The regulation and turnover of mitochondrial uncoupling proteins

Biochim Biophys Acta. Jun-Jul 2010;1797(6-7):785-91. doi: 10.1016/j.bbabio.2010.02.035. Epub 2010 Mar 6.

Abstract

Uncoupling proteins (UCP1, UCP2 and UCP3) are important in regulating cellular fuel metabolism and as attenuators of reactive oxygen species production through strong or mild uncoupling. The generic function and broad tissue distribution of the uncoupling protein family means that they are increasingly implicated in a range of pathophysiological processes including obesity, insulin resistance and diabetes mellitus, neurodegeneration, cardiovascular disease, immunity and cancer. The significant recent progress describing the turnover of novel uncoupling proteins, as well as current views on the physiological roles and regulation of UCPs, is outlined.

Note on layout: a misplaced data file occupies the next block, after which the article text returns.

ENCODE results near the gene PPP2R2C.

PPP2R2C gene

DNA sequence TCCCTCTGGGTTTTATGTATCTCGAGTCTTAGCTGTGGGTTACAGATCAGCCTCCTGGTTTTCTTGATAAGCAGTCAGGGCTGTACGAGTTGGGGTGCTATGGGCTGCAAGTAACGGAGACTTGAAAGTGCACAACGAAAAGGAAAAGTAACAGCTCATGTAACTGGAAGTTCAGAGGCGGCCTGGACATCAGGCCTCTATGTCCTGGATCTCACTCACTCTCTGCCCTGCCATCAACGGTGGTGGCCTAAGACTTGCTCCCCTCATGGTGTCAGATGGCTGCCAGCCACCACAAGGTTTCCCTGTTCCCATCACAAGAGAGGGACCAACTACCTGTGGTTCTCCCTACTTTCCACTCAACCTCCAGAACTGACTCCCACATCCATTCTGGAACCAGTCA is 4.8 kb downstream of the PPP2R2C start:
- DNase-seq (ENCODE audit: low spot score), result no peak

Publication types

  • Research Support, N.I.H., Extramural
  • Research Support, Non-U.S. Gov't
  • Review

MeSH terms

  • Animals
  • Diabetes Mellitus / metabolism
  • Energy Metabolism
  • Gene Expression
  • Humans
  • Insulin Resistance
  • Ion Channels / genetics
  • Ion Channels / metabolism*
  • Mitochondria / metabolism
  • Mitochondrial Proteins / genetics
  • Mitochondrial Proteins / metabolism*
  • Models, Biological
  • Obesity / metabolism
  • Uncoupling Protein 1
  • Uncoupling Protein 2
  • Uncoupling Protein 3

Substances

  • Ion Channels
  • Mitochondrial Proteins
  • UCP1 protein, human
  • UCP2 protein, human
  • UCP3 protein, human
  • Uncoupling Protein 1
  • Uncoupling Protein 2
  • Uncoupling Protein 3